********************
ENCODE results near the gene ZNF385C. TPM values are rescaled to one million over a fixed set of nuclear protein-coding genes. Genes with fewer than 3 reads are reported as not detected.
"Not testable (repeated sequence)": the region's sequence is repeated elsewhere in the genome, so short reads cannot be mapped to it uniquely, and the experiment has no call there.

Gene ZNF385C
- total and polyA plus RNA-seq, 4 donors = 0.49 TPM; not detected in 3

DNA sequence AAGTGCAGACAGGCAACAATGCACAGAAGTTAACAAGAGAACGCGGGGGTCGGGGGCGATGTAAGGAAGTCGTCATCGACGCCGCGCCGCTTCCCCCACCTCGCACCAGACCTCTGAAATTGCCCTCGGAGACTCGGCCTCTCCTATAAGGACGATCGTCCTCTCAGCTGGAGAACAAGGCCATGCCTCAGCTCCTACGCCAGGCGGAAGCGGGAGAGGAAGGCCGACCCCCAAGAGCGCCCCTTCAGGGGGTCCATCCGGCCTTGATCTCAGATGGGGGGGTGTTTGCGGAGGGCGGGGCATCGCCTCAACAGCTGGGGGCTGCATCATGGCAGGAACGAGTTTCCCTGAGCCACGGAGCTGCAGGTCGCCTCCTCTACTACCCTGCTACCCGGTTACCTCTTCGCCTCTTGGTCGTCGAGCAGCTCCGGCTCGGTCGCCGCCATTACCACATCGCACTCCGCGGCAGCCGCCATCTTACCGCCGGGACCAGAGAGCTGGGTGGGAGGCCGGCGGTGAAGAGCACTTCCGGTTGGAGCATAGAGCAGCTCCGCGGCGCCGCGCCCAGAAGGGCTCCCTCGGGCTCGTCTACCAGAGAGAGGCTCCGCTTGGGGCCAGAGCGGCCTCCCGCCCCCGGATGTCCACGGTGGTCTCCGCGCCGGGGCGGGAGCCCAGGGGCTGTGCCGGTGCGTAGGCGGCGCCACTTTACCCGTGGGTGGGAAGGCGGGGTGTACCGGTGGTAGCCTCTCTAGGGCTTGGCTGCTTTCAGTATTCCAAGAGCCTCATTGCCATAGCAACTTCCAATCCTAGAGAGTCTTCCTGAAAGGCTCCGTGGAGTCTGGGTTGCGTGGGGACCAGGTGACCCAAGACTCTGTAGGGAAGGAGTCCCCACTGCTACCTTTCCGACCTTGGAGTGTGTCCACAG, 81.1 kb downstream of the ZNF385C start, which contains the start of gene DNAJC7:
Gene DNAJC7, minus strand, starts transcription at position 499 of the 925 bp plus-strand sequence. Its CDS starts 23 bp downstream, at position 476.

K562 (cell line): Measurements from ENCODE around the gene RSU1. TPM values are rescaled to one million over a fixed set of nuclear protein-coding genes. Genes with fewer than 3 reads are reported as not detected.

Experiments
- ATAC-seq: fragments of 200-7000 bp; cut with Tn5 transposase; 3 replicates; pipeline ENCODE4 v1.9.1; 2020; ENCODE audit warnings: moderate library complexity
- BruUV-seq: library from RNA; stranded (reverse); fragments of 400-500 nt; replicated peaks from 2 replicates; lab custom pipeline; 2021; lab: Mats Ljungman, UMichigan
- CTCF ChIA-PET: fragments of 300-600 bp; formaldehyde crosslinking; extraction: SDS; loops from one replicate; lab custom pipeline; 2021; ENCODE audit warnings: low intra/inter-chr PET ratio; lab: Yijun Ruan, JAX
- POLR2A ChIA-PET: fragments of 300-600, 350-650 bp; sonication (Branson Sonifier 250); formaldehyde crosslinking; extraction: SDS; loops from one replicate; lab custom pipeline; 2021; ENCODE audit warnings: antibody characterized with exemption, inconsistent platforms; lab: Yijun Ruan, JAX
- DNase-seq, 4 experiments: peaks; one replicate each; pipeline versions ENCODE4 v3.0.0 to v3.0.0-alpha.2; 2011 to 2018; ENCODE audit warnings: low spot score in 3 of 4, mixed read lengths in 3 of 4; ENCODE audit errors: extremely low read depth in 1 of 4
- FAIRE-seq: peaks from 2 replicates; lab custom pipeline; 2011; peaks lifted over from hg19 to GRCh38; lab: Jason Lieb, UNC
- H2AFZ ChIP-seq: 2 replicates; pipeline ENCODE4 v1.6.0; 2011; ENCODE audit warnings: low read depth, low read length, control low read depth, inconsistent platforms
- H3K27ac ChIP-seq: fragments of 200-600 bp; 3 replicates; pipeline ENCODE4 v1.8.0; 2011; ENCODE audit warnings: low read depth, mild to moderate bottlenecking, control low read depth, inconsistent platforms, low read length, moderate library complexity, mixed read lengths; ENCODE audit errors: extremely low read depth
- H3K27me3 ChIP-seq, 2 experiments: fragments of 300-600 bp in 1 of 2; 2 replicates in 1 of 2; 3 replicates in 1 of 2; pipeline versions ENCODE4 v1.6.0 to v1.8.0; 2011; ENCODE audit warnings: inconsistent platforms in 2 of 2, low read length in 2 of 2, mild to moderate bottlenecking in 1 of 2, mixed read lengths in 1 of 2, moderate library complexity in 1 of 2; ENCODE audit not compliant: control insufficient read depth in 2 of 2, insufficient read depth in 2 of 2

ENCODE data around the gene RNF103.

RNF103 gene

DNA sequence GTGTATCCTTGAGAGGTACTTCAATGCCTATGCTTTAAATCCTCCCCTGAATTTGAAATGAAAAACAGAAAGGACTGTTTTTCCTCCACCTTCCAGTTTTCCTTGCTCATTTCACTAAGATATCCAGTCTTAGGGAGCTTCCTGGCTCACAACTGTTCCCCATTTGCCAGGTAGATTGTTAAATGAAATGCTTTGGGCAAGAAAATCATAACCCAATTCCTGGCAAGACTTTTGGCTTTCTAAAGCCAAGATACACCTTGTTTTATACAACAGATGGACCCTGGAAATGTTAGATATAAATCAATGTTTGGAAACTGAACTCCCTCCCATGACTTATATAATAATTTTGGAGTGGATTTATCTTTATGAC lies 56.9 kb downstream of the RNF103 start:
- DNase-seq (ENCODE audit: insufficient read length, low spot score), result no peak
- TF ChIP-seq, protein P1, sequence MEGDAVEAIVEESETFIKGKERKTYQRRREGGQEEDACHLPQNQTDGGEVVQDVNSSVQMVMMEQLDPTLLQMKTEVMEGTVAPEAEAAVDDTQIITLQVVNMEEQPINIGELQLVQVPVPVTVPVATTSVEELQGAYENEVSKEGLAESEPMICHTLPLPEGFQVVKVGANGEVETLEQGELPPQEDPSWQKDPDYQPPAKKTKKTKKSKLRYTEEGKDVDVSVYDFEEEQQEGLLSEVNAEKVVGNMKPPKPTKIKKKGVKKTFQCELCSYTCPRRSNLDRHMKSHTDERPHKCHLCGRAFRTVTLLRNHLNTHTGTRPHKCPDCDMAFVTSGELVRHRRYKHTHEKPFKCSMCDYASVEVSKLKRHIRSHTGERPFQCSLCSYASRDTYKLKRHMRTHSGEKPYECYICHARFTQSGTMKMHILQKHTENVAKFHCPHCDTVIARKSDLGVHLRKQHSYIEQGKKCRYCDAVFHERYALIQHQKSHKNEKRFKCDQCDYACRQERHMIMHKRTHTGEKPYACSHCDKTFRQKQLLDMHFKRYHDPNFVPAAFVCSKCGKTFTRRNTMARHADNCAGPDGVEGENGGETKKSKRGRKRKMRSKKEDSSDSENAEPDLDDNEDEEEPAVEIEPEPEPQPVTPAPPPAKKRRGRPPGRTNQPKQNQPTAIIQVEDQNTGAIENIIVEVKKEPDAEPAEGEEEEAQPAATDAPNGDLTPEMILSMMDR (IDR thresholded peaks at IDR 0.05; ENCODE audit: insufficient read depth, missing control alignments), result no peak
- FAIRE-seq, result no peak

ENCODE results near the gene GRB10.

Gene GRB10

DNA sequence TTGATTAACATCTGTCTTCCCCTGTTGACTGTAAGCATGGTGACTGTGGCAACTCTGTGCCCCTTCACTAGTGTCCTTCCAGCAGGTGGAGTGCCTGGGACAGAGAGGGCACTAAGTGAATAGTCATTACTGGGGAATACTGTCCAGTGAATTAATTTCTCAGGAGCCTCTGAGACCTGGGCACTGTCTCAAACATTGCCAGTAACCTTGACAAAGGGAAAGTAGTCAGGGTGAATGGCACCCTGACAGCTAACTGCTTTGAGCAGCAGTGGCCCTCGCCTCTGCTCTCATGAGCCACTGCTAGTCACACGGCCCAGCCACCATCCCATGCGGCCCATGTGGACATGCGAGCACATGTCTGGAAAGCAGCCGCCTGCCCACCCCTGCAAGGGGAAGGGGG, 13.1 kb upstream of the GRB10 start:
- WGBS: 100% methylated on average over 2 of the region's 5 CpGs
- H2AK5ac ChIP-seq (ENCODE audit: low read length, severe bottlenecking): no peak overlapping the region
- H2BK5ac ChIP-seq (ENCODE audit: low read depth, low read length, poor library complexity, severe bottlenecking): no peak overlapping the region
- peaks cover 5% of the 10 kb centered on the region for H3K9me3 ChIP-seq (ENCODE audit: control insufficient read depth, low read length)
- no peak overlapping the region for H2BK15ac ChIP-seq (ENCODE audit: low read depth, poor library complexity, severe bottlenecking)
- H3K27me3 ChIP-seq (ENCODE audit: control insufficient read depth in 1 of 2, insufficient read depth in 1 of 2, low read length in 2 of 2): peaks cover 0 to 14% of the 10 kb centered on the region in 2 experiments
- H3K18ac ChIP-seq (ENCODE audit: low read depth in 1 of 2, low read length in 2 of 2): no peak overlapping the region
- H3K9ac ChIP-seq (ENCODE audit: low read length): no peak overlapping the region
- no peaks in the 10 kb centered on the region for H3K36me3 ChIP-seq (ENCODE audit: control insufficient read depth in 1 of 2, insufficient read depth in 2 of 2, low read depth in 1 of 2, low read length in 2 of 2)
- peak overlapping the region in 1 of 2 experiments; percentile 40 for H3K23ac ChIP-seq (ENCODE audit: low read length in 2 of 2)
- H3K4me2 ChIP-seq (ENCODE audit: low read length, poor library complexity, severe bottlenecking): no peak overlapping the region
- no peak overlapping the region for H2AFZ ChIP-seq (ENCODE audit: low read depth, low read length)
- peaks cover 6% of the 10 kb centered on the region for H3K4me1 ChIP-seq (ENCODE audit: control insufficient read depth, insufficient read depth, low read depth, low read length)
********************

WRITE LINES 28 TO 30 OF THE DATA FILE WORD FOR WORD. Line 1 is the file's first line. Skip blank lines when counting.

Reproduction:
- H2AK5ac ChIP-seq (ENCODE audit: low read length, severe bottlenecking): no peak overlapping the region
- H2BK5ac ChIP-seq (ENCODE audit: low read depth, low read length, poor library complexity, severe bottlenecking): no peak overlapping the region
- peaks cover 5% of the 10 kb centered on the region for H3K9me3 ChIP-seq (ENCODE audit: control insufficient read depth, low read length)